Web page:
Nobody'd better ever tell you that you can't.

It would be like instructing you to at least try. It's like waving a 10-foot-tall neon flag that says "DO IT," right in your face. When you're told you can't, you just double down and make it happen, and in the new book "Women in White Coats" by Olivia Campbell, that kind of thing opens doors.

“Women in White Coats: How the First Women Doctors Changed the World of Medicine” by Olivia Campbell. (Contributed image)
“Women in White Coats: How the First Women Doctors Changed the World of Medicine” by Olivia Campbell. (Contributed image)

Elizabeth Blackwell comforted her friend as best she could, but the fact of the matter was that Mary Donaldson probably had uterine cancer, and she was dying.

It was 1845, in Cincinnati, Ohio, but it could have happened anywhere. Medical care for women then was lacking because of Victorian attitudes, myths and medical ignorance. Nudity was taboo, and most physicians avoided looking at unclothed female bodies. Mary, wishing aloud for a "lady doctor," urged Elizabeth to study medicine.

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Says Campbell, Elizabeth "was initially repulsed by the prospect" because being a doctor was "a gruesome business" and definitely not for a lady's delicate sensibilities. But the more Elizabeth thought about it, the more the idea appealed to her, and so she applied to many medical schools and was turned away almost everywhere.

More than a decade later, 21-year-old Lizzie Garrett was wrestling with a similar issue in England. There were lady doctors by then, but only a handful. Medical school officials were starting to accept the idea of women doctors — they could see the advantages — but naysayers still existed. Undaunted, and encouraged by her friend Sophia Jex-Blake, Lizzie continued to try to get her MD.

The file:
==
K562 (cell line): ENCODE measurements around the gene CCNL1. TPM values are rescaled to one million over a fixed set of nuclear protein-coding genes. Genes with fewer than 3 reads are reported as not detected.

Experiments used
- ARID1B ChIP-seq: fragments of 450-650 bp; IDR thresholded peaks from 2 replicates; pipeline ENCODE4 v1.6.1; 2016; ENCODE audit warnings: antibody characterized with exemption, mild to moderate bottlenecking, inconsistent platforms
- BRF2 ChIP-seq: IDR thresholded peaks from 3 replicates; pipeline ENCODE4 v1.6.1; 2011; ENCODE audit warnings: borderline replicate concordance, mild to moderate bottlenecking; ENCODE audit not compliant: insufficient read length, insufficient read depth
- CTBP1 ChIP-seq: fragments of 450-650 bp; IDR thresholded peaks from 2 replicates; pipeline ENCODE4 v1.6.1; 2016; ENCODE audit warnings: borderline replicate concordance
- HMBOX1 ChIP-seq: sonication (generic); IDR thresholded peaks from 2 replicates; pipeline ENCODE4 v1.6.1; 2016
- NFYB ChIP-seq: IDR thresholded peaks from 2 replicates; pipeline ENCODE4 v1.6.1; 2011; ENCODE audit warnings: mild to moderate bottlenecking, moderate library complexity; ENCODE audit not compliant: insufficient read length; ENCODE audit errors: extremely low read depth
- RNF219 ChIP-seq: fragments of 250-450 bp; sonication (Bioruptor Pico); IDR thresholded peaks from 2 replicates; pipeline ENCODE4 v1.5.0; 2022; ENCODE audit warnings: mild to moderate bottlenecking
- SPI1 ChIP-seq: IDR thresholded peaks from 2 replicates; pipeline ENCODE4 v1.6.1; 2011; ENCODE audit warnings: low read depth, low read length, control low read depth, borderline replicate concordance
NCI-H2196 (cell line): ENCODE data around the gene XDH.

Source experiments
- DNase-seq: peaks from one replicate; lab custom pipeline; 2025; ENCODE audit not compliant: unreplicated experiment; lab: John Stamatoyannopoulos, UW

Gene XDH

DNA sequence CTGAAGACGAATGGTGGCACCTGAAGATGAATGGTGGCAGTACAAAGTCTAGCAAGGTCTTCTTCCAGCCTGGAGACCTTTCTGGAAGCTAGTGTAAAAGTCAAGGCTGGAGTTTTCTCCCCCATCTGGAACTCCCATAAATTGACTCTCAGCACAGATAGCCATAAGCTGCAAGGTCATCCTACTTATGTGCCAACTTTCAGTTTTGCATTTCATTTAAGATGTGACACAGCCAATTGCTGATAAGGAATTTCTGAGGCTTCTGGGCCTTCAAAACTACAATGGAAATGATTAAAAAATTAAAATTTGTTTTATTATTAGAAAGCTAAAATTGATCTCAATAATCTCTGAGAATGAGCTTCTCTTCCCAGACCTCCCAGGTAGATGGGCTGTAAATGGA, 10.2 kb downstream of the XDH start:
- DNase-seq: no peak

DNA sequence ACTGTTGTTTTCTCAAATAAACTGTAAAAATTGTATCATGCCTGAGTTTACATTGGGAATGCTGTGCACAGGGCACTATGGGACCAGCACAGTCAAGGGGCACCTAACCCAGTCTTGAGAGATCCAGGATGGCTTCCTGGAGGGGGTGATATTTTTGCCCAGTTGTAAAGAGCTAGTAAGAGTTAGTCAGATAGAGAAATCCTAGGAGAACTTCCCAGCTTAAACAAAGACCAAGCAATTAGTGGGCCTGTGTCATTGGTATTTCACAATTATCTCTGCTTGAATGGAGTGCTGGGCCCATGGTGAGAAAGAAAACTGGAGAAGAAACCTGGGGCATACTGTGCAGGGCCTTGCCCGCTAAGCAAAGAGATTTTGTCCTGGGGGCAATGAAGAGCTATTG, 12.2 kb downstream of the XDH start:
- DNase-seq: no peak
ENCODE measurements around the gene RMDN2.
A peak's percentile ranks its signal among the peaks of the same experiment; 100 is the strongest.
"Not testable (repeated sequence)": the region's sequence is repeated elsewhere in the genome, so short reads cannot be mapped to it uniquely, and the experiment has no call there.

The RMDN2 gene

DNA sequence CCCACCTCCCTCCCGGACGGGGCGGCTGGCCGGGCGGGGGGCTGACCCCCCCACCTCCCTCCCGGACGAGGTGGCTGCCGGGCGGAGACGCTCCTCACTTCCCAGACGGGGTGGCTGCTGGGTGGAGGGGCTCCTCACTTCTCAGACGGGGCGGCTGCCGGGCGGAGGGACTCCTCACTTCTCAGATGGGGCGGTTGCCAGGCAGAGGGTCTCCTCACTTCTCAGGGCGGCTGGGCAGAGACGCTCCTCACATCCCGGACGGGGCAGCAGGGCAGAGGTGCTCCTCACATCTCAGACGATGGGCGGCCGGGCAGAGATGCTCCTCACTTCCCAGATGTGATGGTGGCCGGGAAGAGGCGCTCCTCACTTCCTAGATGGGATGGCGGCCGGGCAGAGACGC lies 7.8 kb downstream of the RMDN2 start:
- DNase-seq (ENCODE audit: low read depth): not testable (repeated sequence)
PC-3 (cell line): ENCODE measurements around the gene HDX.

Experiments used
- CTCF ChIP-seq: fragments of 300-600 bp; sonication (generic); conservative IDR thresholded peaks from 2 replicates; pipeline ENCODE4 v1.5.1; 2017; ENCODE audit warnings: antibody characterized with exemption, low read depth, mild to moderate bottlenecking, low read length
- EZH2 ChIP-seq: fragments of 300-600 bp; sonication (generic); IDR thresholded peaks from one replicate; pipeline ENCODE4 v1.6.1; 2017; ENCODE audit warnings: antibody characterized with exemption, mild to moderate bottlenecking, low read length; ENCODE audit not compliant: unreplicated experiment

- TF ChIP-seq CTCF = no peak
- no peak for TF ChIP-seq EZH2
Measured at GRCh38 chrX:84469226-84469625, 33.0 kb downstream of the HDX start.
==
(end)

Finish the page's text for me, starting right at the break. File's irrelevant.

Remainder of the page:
Sophia had always dreamed of opening a boarding school for young women like her, outspoken women who didn't fit the Victorian norm, but by watching her friend Lizzie, and by working alongside Lizzie as a nurse, Sophia came to realize how much she genuinely loved medicine. Alas, women in Great Britain were still denied the formal schooling.

In America, Elizabeth Blackwell recognized this issue. To have more women in medicine, she knew, women should have a medical college just for them.

And so she began to plan one ...

"Women in White Coats" is a very good, quite astounding story, but for one thing: the collective triple tale can feel like much of the same. But hold on.

Author Olivia Campbell. (Contributed photo from Olivia Campbell)
Author Olivia Campbell. (Contributed photo from Olivia Campbell)

First, readers are individually introduced to each of author Olivia Campbell's main subjects in solid, tight chapters that offer good background, making it easy to find admiration for them. Were any of these women alive today and facing similar barriers, they'd be lauded on cable news as the groundbreakers they were.

Indeed, given the accompanying and relevant history, society and medicine — some parts of which are shocking — readers will clearly see the uphill climb that Blackwell, Garrett and Jax-Blake faced, fights you might be tempted to disbelieve without Campbell's deft storytelling.

So yes, there's repetition here. No doubt about it, but it's necessary to show perseverance in the face of conviction and strength. For that, if you think you can resist "Women in White Coats" once you start it, well, you can't.

Book notes

"Women in White Coats: How the First Women Doctors Changed the World of Medicine" by Olivia Campbell is available at Barnes & Noble at Apache Mall, the Rochester Public Library, and through online booksellers.

"The Bookworm" is Terri Schlichenmeyer. Terri has been reading since she was 3 years old, and she never goes anywhere without a book. She lives on the prairie in Wisconsin with one man, two dogs and 16,000 books. Look for her at or bookwormsez on Twitter.